Real World Knowledge for Databases

Real World Knowledge for Databases

Veda C. Storey (University of Rochester, USA)
Copyright: © 1992 |Pages: 21
DOI: 10.4018/jdm.1992010101
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Abstract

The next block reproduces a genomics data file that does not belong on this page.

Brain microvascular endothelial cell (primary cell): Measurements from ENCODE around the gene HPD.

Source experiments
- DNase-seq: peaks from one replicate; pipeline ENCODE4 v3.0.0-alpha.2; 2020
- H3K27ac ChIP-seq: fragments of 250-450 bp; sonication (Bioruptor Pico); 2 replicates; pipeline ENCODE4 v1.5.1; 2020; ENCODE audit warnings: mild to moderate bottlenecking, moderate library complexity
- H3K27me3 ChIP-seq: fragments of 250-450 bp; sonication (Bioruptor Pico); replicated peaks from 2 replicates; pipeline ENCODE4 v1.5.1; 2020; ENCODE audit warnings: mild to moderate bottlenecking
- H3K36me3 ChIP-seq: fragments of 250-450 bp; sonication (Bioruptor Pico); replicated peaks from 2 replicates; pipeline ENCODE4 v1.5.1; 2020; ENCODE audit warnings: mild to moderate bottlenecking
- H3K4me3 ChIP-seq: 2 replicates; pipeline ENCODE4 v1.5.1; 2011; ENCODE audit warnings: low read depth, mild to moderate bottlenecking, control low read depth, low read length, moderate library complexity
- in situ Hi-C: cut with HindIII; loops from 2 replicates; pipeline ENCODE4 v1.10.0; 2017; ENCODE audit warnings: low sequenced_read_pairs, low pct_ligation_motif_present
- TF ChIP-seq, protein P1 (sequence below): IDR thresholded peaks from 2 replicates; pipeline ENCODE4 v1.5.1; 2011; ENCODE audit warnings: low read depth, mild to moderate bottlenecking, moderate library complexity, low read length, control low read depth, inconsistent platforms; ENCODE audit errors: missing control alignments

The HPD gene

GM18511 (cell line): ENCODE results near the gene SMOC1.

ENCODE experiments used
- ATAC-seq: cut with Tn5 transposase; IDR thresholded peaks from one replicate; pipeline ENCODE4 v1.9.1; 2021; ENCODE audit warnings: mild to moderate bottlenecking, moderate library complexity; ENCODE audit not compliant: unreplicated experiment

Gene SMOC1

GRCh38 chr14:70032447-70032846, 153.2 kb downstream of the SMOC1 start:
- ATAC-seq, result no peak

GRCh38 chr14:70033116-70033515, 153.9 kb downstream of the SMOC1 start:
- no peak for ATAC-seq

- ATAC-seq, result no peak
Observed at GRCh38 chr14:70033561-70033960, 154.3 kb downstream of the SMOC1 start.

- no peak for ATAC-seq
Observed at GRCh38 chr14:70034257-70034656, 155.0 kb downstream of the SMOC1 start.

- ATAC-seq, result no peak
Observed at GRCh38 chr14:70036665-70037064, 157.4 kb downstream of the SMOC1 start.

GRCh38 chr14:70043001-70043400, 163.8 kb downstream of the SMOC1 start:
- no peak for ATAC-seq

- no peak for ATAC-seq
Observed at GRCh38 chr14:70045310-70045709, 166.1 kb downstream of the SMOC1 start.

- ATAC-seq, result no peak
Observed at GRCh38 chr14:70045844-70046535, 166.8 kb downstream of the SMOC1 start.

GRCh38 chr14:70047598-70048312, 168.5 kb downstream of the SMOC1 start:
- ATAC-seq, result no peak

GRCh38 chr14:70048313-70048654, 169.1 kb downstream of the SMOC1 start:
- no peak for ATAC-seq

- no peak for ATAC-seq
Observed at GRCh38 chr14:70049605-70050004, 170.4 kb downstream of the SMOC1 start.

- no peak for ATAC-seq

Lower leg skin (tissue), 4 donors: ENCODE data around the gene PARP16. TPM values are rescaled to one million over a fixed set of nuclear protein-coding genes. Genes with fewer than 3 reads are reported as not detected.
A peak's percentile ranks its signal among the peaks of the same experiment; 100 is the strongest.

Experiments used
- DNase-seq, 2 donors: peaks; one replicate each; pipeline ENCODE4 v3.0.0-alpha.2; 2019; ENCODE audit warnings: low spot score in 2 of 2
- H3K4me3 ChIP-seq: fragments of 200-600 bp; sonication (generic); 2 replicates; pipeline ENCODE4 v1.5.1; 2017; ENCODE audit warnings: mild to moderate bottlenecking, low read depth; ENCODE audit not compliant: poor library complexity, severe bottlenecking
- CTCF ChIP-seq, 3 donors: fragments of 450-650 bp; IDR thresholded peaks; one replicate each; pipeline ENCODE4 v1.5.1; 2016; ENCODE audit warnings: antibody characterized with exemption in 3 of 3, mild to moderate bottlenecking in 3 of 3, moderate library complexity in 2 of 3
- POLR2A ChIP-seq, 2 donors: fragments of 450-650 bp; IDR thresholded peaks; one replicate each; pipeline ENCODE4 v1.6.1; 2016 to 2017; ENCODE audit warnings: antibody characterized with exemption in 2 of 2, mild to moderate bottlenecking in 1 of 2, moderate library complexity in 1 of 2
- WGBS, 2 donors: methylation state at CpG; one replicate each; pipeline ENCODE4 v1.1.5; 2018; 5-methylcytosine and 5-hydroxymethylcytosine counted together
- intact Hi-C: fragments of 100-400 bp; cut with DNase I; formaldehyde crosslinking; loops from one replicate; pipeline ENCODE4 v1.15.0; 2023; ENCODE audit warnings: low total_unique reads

A number of expert systems have been developed recently that attempt to automate the database design process. One of the well-known problems with these and other types of expert systems is that, although they possess a high degree of expertise in their specific application areas, they usually know very little about anything outside those areas or about how the real world functions. This results in the need to ask the user many questions that a human expert would not need to ask about an application. It has been suggested that it would be beneficial for a database design system to be able to acquire general, or real world, knowledge over time as it is applied from one design session to another. Before this can be happen, however, an understanding is required of what constitutes real world knowledge as well as how it can benefit database design systems. In this paper, various types of knowledge are examined and organized into a framework. The framework is then used to show how real world knowledge can be incorporated into database design expert systems.

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